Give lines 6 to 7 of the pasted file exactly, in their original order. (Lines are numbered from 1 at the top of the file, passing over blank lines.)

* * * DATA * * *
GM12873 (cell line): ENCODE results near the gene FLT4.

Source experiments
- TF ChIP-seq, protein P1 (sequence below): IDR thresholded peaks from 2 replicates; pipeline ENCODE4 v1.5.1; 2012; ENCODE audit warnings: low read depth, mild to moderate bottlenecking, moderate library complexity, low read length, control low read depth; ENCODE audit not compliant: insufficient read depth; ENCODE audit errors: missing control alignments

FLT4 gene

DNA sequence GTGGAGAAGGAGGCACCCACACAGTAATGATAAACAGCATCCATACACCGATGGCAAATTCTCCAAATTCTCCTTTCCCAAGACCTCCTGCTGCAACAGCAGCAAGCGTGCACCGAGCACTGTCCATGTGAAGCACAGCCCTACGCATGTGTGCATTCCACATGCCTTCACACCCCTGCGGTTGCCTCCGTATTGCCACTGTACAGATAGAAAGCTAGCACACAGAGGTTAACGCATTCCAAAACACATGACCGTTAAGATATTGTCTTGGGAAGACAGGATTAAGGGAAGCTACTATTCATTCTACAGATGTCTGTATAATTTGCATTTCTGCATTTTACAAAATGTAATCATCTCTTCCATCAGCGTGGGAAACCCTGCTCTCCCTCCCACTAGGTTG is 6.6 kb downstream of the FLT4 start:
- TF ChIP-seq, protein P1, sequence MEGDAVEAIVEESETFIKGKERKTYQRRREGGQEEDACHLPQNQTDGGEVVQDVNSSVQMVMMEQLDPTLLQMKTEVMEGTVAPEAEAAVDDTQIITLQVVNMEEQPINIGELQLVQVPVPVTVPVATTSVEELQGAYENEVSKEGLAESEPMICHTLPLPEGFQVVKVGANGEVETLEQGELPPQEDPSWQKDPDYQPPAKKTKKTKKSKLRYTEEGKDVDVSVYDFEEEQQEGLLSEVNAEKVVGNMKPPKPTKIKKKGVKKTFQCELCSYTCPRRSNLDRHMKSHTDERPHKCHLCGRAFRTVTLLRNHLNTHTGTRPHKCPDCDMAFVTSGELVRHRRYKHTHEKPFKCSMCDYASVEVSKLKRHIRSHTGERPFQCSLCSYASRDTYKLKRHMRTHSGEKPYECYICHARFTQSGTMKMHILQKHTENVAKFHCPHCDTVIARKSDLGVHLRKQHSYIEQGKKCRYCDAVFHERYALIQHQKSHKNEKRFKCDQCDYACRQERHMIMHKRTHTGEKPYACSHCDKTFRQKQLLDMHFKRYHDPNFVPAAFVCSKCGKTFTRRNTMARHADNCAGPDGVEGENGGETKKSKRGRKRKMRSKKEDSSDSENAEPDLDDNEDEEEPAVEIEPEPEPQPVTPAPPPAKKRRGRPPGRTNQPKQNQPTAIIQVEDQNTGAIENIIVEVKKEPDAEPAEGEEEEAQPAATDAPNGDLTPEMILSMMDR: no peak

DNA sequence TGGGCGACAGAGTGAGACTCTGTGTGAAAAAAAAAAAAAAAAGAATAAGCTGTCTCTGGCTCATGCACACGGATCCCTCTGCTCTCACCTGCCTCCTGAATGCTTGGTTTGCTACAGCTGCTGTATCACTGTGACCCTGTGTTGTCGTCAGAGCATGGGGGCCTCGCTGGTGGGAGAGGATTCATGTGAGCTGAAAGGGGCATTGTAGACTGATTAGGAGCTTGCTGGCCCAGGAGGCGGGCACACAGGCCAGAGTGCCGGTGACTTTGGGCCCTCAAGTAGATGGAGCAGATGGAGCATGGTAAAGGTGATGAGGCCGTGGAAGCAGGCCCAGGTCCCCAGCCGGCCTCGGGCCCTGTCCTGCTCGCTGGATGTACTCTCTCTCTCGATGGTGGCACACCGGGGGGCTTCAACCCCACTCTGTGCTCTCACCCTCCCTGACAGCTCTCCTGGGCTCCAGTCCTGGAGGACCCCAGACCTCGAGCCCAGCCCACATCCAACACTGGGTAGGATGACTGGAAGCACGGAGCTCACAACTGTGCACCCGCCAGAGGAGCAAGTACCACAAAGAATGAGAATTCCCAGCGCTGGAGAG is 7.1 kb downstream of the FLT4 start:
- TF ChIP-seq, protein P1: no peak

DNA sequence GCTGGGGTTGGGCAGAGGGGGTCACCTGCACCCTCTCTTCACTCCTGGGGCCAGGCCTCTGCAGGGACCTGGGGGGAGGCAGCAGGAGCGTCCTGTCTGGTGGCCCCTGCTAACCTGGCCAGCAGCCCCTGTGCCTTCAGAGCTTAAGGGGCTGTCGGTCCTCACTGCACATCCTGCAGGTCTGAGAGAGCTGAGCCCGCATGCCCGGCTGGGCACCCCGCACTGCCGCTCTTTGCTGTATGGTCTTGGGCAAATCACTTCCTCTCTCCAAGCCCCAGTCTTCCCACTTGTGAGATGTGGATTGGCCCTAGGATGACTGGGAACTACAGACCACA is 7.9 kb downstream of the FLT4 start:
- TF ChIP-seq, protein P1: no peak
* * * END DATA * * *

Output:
- TF ChIP-seq, protein P1, sequence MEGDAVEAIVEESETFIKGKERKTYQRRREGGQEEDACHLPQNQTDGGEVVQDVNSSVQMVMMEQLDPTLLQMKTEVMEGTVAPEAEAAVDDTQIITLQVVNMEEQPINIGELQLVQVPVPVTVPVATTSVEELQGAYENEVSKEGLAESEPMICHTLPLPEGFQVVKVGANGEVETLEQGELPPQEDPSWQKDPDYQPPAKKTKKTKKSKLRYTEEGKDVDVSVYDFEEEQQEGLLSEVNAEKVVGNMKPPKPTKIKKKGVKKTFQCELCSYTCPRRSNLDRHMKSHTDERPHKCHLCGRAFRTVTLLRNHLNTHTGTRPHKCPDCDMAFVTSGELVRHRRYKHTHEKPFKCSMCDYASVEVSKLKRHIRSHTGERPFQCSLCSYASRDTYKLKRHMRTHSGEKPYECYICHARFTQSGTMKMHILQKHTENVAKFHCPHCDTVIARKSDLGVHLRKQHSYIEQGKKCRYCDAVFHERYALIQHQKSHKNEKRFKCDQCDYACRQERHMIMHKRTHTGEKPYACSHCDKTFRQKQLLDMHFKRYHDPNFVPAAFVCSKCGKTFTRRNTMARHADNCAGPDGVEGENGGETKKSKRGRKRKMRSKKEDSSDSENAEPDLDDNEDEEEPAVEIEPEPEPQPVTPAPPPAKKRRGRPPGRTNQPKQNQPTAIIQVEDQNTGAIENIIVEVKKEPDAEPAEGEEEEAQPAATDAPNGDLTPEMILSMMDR: no peak

DNA sequence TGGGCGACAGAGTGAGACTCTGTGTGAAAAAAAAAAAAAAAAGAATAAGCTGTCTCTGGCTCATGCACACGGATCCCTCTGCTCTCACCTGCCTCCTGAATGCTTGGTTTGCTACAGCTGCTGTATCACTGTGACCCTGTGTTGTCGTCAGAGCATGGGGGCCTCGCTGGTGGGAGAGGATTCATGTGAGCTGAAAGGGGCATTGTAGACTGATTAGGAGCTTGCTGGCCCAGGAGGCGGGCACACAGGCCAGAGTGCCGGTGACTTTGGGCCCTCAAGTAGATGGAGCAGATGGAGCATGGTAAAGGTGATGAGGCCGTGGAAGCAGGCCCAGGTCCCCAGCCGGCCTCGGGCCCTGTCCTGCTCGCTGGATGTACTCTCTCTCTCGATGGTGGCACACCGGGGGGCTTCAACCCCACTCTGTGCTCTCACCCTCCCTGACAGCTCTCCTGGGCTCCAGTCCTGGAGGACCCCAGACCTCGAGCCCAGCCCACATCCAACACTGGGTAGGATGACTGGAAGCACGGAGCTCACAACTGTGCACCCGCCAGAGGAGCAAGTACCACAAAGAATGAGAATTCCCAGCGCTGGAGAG is 7.1 kb downstream of the FLT4 start: